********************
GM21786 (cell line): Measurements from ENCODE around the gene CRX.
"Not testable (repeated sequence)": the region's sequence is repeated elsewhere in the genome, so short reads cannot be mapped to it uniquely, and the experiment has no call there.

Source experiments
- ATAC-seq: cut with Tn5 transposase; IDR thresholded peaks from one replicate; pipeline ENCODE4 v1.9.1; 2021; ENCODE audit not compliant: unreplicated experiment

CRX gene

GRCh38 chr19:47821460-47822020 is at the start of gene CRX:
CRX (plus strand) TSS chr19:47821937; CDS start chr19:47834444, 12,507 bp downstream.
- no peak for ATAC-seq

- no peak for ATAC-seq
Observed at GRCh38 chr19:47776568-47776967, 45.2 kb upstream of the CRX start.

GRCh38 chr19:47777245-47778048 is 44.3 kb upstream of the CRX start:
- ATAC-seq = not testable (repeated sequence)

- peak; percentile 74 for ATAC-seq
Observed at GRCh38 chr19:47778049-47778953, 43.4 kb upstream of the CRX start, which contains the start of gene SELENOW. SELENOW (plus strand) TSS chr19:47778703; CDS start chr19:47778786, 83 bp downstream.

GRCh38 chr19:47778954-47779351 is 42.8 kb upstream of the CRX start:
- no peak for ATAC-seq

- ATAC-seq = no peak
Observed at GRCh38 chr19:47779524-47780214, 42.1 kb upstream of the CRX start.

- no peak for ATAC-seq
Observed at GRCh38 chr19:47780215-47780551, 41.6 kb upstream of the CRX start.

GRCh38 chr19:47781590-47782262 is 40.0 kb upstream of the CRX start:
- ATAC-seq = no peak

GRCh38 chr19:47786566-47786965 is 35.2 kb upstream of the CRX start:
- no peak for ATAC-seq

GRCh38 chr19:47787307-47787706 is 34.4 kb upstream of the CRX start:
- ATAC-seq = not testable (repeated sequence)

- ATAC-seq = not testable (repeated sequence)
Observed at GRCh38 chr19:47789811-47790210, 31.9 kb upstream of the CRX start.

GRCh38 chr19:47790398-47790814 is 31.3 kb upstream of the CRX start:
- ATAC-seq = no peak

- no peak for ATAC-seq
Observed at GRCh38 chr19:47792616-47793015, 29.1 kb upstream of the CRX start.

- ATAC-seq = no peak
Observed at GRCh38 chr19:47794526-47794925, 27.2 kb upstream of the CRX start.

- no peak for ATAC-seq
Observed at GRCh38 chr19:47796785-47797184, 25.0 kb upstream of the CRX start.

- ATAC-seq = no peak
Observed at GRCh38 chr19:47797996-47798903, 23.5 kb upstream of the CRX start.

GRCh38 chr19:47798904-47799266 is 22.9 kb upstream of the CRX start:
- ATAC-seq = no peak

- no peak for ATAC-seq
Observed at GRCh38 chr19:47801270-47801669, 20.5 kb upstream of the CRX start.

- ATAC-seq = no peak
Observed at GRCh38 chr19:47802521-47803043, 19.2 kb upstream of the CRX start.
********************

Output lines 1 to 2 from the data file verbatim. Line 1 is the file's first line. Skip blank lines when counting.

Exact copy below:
GM21786 (cell line): Measurements from ENCODE around the gene CRX.
"Not testable (repeated sequence)": the region's sequence is repeated elsewhere in the genome, so short reads cannot be mapped to it uniquely, and the experiment has no call there.